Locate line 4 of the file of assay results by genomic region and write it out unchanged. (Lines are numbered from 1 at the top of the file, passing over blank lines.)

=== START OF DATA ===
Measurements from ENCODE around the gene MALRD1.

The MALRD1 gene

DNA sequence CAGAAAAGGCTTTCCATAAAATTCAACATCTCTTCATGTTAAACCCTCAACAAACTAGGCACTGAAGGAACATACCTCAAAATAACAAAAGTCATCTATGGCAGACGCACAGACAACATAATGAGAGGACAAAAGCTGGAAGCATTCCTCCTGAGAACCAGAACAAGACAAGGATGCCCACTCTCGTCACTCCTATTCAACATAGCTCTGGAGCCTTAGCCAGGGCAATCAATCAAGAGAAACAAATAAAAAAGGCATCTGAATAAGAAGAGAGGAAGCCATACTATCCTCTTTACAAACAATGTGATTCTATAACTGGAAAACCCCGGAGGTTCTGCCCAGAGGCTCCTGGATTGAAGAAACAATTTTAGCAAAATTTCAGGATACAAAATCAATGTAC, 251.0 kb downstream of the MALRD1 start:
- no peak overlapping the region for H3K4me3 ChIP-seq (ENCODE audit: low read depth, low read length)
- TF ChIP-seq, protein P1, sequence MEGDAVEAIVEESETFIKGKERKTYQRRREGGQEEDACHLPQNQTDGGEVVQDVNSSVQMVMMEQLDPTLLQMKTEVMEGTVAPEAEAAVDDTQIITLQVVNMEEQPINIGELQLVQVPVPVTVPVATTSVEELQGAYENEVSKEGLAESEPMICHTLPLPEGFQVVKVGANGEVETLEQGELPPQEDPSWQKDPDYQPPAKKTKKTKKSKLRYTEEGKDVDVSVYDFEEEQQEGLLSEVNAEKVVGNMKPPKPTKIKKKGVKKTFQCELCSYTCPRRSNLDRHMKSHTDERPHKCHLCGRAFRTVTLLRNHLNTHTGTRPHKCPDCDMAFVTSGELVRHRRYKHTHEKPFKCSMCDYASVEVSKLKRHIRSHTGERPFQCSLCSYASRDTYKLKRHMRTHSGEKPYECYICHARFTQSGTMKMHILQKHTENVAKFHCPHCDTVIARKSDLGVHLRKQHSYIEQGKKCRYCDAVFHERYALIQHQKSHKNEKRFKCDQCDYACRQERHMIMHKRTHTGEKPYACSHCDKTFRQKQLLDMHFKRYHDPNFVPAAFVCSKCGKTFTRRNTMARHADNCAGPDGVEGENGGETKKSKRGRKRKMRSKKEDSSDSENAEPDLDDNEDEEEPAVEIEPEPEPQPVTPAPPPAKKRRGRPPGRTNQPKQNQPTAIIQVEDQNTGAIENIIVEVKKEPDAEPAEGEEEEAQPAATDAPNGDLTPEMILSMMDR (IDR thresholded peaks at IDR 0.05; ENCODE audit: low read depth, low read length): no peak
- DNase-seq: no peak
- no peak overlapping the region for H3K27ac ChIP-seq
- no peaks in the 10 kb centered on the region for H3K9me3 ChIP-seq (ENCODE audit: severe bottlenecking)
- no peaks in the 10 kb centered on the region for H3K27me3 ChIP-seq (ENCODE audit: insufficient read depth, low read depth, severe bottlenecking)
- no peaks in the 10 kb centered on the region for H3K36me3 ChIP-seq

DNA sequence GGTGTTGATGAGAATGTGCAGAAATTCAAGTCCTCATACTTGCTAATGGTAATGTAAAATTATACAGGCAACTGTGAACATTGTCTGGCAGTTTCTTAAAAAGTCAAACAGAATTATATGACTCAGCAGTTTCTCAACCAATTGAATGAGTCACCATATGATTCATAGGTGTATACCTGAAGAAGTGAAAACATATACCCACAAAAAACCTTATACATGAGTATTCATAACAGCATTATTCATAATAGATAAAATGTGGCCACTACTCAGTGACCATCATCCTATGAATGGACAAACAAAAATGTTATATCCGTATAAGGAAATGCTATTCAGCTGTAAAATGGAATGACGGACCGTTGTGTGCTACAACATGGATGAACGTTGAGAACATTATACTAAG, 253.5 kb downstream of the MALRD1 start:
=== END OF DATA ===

- no peak overlapping the region for H3K4me3 ChIP-seq (ENCODE audit: low read depth, low read length)